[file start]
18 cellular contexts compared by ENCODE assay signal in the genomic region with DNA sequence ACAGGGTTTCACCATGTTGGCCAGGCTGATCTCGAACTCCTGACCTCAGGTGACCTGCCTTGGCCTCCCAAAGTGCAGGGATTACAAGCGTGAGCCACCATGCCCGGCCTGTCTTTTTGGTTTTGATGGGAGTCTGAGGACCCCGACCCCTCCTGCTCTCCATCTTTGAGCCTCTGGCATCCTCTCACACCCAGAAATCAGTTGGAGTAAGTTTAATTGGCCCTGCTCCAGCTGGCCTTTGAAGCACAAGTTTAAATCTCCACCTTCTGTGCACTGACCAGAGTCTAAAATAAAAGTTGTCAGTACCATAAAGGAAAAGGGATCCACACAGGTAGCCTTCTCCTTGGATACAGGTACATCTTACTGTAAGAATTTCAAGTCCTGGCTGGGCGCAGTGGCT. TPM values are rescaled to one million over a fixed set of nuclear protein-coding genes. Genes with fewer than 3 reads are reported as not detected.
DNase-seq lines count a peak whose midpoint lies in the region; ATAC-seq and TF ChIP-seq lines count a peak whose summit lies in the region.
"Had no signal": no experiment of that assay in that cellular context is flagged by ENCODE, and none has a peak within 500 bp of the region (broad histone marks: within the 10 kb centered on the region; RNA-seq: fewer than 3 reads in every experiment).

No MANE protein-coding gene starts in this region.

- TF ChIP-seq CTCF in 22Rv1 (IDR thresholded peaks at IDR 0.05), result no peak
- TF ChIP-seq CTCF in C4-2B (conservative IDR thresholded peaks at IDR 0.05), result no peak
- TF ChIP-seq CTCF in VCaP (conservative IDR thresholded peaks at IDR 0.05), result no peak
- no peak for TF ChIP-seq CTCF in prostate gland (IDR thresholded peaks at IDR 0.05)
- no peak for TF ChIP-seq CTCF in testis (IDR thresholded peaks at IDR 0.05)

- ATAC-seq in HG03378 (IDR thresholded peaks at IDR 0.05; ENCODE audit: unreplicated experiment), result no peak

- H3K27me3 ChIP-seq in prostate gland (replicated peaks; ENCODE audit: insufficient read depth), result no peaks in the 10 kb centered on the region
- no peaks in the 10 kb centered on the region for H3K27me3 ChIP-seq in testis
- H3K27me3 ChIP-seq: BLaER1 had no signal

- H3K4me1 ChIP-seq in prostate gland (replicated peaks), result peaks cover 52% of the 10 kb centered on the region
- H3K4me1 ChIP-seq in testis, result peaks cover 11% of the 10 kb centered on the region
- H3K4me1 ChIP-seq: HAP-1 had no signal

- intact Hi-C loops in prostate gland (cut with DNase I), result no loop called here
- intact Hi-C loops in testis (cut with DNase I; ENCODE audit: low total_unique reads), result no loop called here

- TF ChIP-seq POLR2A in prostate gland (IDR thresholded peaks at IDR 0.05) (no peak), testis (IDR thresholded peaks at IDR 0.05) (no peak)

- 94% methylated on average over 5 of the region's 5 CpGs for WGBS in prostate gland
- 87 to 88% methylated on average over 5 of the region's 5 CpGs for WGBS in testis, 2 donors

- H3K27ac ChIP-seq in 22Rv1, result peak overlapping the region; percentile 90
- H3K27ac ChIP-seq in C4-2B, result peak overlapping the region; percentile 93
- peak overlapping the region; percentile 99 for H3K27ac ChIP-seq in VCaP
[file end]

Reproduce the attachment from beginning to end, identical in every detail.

18 cellular contexts compared by ENCODE assay signal in the genomic region with DNA sequence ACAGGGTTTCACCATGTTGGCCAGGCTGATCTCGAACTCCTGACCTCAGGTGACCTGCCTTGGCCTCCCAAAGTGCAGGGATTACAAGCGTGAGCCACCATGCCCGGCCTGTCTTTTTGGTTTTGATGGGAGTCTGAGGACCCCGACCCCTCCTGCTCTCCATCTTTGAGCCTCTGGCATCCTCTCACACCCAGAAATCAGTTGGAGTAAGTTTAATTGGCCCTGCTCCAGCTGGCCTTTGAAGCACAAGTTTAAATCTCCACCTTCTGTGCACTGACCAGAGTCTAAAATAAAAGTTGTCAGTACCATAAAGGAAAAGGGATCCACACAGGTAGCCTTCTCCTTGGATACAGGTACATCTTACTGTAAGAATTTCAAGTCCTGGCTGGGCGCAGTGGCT. TPM values are rescaled to one million over a fixed set of nuclear protein-coding genes. Genes with fewer than 3 reads are reported as not detected.
DNase-seq lines count a peak whose midpoint lies in the region; ATAC-seq and TF ChIP-seq lines count a peak whose summit lies in the region.
"Had no signal": no experiment of that assay in that cellular context is flagged by ENCODE, and none has a peak within 500 bp of the region (broad histone marks: within the 10 kb centered on the region; RNA-seq: fewer than 3 reads in every experiment).

No MANE protein-coding gene starts in this region.

- TF ChIP-seq CTCF in 22Rv1 (IDR thresholded peaks at IDR 0.05), result no peak
- TF ChIP-seq CTCF in C4-2B (conservative IDR thresholded peaks at IDR 0.05), result no peak
- TF ChIP-seq CTCF in VCaP (conservative IDR thresholded peaks at IDR 0.05), result no peak
- no peak for TF ChIP-seq CTCF in prostate gland (IDR thresholded peaks at IDR 0.05)
- no peak for TF ChIP-seq CTCF in testis (IDR thresholded peaks at IDR 0.05)

- ATAC-seq in HG03378 (IDR thresholded peaks at IDR 0.05; ENCODE audit: unreplicated experiment), result no peak

- H3K27me3 ChIP-seq in prostate gland (replicated peaks; ENCODE audit: insufficient read depth), result no peaks in the 10 kb centered on the region
- no peaks in the 10 kb centered on the region for H3K27me3 ChIP-seq in testis
- H3K27me3 ChIP-seq: BLaER1 had no signal

- H3K4me1 ChIP-seq in prostate gland (replicated peaks), result peaks cover 52% of the 10 kb centered on the region
- H3K4me1 ChIP-seq in testis, result peaks cover 11% of the 10 kb centered on the region
- H3K4me1 ChIP-seq: HAP-1 had no signal

- intact Hi-C loops in prostate gland (cut with DNase I), result no loop called here
- intact Hi-C loops in testis (cut with DNase I; ENCODE audit: low total_unique reads), result no loop called here

- TF ChIP-seq POLR2A in prostate gland (IDR thresholded peaks at IDR 0.05) (no peak), testis (IDR thresholded peaks at IDR 0.05) (no peak)

- 94% methylated on average over 5 of the region's 5 CpGs for WGBS in prostate gland
- 87 to 88% methylated on average over 5 of the region's 5 CpGs for WGBS in testis, 2 donors

- H3K27ac ChIP-seq in 22Rv1, result peak overlapping the region; percentile 90
- H3K27ac ChIP-seq in C4-2B, result peak overlapping the region; percentile 93
- peak overlapping the region; percentile 99 for H3K27ac ChIP-seq in VCaP